In this research project we propose to develop novel measures of mutual funds’ environmental, social, and governance (ESG) proﬁles based on how funds describe their ESG activities in the prospectuses that they submit to the SEC. We rely on tech- niques that recent papers in the mutual funds literature have used to quantify the uniqueness of a fund’s investment approach (see Kostovetsky and Warner 2020) in order to generate text-based assessment of a fund’s ESG commitment. The basic idea of the project is to identify funds for which our novel text-based ESG measures and traditional ESG measures based on fund holdings deviate. Such funds are likely to engage in greenwashing (i.e., make unsubstantiated or misleading claims about their environmental and/or sustainability beneﬁts). After examining which types of funds greenwash, we will study if greenwashing has real impacts on fund ﬂows and perfor- mance. Our project has important implications not only for wealth management, but also contributes to the academic ﬁnance literature on ESG investing.
Mitali, Shema F., Krueger, Philipp, Andrikogiannopoulou, Angie and Papakonstantinou, Filippos, Identifying Greenwashing among U.S. Active Mutual Funds (January 26, 2021) Geneva Finance Research Institute Research Paper (work in progress)
“ESG Preference and Market Efficiency”
Prof. Jie Jay Cao (The Chinese University of Hong Kong), Prof. Sheridan Titman (The University of Texas at Austin), Prof. Xintong Eunice Zhan (The Chinese University of Hong Kong), and Weiming Elaine Zhang (The Chinese University of Hong Kong)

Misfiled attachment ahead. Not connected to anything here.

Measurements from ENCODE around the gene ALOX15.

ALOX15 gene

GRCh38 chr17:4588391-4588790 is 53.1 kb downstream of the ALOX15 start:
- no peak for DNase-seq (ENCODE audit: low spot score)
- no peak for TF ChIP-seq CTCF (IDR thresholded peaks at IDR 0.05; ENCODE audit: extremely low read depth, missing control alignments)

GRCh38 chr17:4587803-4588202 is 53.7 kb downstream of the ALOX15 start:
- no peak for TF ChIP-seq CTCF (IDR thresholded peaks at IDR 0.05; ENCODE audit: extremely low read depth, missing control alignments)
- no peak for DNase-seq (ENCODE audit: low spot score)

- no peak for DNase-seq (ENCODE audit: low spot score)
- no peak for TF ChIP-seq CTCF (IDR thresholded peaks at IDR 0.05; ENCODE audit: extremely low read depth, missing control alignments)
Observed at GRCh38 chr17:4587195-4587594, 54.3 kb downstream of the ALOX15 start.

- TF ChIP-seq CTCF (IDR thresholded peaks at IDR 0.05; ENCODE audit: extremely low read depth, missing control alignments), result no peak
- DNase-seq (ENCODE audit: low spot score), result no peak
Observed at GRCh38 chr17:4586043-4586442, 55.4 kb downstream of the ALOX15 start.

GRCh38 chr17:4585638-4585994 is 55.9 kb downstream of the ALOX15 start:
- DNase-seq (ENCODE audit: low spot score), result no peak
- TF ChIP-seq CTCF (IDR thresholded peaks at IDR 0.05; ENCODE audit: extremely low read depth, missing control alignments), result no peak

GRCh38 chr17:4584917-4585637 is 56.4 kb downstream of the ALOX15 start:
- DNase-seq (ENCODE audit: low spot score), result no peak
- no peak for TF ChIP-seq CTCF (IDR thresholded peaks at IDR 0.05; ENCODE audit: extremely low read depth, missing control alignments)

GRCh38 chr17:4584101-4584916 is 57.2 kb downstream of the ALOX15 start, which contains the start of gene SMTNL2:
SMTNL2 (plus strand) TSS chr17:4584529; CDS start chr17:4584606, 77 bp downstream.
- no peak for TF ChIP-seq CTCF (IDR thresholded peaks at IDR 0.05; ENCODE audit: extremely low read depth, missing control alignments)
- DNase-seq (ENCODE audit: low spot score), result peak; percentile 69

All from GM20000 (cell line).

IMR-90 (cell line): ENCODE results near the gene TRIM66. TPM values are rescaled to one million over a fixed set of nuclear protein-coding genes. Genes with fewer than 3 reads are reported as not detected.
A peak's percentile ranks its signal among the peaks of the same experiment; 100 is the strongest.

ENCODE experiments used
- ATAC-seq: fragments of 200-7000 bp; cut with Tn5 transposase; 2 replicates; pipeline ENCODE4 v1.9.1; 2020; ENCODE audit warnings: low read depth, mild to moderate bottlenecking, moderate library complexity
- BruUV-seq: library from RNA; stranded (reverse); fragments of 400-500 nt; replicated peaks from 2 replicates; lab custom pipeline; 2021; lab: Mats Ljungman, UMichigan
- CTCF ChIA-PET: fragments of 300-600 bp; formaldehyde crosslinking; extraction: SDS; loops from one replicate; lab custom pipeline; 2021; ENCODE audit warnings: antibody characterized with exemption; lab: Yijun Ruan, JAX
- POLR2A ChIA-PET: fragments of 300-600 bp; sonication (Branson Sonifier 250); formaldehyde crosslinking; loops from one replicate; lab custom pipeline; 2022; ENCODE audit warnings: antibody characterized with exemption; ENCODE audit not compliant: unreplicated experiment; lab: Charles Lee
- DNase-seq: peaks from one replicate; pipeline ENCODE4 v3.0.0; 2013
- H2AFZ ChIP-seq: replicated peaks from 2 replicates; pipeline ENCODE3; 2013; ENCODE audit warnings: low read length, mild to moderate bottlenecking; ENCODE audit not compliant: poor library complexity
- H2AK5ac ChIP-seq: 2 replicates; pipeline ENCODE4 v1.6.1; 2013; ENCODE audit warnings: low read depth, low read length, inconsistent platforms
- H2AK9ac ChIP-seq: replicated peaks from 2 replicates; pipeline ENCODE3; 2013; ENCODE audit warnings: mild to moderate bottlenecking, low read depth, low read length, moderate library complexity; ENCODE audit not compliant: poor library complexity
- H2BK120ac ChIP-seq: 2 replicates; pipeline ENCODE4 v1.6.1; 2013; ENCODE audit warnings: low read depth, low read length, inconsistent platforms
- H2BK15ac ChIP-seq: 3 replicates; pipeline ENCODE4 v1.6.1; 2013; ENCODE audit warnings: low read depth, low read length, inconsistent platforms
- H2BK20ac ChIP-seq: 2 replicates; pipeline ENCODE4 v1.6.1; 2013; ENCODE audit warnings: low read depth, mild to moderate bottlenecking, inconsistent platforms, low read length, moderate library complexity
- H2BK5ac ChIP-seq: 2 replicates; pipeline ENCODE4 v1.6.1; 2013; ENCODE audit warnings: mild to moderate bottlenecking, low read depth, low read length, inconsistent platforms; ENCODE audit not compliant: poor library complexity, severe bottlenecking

We investigate how the trend towards socially responsible investing affects the informational efficiency of stock prices. Specifically, we study several questions – a) whether the return predictability of mispricing signals is stronger for firms held by more socially responsible institutions; b) is the inefficiency driven by the divergence of trading implications from ESG performance and mispricing signals, or other known limits to arbitrage; 3) why other market participants, like arbitragers, do not correct the mispricing; 4) As ESG investing become a greater part of money management industry, will this ESG preference become a new risk factor?
Cao, Jie and Titman, Sheridan and Zhan, Xintong and Zhang, Weiming Elaine, ESG Preference, Institutional Trading, and Stock Return Patterns (August 25, 2021). Journal of Financial and Quantitative Analysis, Forthcoming, Available at SSRN: https://ssrn.com/abstract=3353623 or http://dx.doi.org/10.2139/ssrn.3353623
“The Rate of Return on Real Estate: Long-Run Micro-Level Evidence”
Prof. David Chambiers (University of Cambridge), Prof. Christophe Spaenjers (HEC Paris), and Prof. Eva Steiner (Cornell University)